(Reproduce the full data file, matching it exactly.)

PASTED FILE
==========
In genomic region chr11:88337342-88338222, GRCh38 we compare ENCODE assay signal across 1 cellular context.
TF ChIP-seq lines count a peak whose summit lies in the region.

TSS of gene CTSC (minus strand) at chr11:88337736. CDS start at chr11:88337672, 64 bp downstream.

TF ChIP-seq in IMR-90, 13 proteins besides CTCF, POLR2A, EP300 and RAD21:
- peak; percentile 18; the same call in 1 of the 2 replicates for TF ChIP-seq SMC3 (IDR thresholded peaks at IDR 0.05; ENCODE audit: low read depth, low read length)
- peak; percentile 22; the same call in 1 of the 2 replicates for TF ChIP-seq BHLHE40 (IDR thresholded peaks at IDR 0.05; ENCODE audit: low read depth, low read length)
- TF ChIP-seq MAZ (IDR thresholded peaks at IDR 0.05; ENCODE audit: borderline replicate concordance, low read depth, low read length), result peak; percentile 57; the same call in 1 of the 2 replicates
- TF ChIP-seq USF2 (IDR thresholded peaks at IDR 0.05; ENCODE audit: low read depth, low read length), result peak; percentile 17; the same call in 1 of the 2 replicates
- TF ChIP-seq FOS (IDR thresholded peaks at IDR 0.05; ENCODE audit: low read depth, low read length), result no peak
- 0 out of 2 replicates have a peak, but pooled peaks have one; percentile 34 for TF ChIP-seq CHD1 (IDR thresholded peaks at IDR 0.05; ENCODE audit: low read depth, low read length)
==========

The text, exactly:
In genomic region chr11:88337342-88338222, GRCh38 we compare ENCODE assay signal across 1 cellular context.
TF ChIP-seq lines count a peak whose summit lies in the region.

TSS of gene CTSC (minus strand) at chr11:88337736. CDS start at chr11:88337672, 64 bp downstream.

TF ChIP-seq in IMR-90, 13 proteins besides CTCF, POLR2A, EP300 and RAD21:
- peak; percentile 18; the same call in 1 of the 2 replicates for TF ChIP-seq SMC3 (IDR thresholded peaks at IDR 0.05; ENCODE audit: low read depth, low read length)
- peak; percentile 22; the same call in 1 of the 2 replicates for TF ChIP-seq BHLHE40 (IDR thresholded peaks at IDR 0.05; ENCODE audit: low read depth, low read length)
- TF ChIP-seq MAZ (IDR thresholded peaks at IDR 0.05; ENCODE audit: borderline replicate concordance, low read depth, low read length), result peak; percentile 57; the same call in 1 of the 2 replicates
- TF ChIP-seq USF2 (IDR thresholded peaks at IDR 0.05; ENCODE audit: low read depth, low read length), result peak; percentile 17; the same call in 1 of the 2 replicates
- TF ChIP-seq FOS (IDR thresholded peaks at IDR 0.05; ENCODE audit: low read depth, low read length), result no peak
- 0 out of 2 replicates have a peak, but pooled peaks have one; percentile 34 for TF ChIP-seq CHD1 (IDR thresholded peaks at IDR 0.05; ENCODE audit: low read depth, low read length)